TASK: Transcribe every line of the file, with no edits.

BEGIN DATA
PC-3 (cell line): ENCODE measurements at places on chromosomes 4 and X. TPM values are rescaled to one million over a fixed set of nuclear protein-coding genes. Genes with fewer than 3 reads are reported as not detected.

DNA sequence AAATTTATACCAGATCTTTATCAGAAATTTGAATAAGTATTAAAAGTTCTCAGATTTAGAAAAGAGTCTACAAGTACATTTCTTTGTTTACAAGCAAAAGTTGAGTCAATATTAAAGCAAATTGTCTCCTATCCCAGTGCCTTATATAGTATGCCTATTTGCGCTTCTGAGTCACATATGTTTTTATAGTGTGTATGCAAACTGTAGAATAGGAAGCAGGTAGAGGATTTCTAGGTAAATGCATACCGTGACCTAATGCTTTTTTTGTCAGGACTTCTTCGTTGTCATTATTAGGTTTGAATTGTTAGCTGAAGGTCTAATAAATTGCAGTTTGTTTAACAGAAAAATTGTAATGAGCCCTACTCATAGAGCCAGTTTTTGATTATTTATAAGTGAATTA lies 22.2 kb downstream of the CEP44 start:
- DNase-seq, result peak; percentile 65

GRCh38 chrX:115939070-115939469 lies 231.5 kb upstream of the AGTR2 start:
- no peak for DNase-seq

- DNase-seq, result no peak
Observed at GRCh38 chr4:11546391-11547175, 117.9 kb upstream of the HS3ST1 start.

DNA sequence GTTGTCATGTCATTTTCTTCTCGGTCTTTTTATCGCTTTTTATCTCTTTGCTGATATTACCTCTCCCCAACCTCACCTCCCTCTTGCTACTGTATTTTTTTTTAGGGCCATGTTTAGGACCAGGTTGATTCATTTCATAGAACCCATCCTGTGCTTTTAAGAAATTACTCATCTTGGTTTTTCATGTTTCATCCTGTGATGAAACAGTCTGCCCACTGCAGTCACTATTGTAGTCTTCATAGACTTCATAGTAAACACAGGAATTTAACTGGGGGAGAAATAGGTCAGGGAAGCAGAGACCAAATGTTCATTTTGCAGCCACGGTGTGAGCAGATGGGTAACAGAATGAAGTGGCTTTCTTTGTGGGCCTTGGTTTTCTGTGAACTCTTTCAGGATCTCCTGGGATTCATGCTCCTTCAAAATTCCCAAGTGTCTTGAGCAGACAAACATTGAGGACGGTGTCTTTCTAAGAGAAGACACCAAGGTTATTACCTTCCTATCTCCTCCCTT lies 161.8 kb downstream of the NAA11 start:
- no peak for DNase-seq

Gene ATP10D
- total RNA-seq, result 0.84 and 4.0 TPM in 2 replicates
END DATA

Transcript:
PC-3 (cell line): ENCODE measurements at places on chromosomes 4 and X. TPM values are rescaled to one million over a fixed set of nuclear protein-coding genes. Genes with fewer than 3 reads are reported as not detected.

DNA sequence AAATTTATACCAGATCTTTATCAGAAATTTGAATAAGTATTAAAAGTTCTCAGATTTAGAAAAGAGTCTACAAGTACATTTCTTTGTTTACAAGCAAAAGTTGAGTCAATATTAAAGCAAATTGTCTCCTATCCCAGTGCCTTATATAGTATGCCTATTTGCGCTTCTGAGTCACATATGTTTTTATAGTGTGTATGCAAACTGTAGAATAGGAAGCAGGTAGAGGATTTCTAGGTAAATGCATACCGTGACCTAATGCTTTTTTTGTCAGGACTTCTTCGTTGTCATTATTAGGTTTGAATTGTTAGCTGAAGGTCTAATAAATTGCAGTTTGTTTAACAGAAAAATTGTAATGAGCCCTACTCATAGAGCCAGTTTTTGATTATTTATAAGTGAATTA lies 22.2 kb downstream of the CEP44 start:
- DNase-seq, result peak; percentile 65

GRCh38 chrX:115939070-115939469 lies 231.5 kb upstream of the AGTR2 start:
- no peak for DNase-seq

- DNase-seq, result no peak
Observed at GRCh38 chr4:11546391-11547175, 117.9 kb upstream of the HS3ST1 start.

DNA sequence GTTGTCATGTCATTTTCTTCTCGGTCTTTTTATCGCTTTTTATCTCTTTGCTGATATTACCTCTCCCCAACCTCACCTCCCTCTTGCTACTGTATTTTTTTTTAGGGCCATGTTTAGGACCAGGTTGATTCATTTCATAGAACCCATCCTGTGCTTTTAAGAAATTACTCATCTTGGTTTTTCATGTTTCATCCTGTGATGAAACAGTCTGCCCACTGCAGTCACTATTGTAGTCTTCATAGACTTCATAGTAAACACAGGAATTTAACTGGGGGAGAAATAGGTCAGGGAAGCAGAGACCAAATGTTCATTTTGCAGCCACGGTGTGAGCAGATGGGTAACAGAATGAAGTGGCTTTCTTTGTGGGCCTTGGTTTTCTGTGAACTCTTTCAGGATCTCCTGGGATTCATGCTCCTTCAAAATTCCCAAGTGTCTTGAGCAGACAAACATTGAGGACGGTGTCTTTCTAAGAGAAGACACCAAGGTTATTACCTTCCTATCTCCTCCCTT lies 161.8 kb downstream of the NAA11 start:
- no peak for DNase-seq

Gene ATP10D
- total RNA-seq, result 0.84 and 4.0 TPM in 2 replicates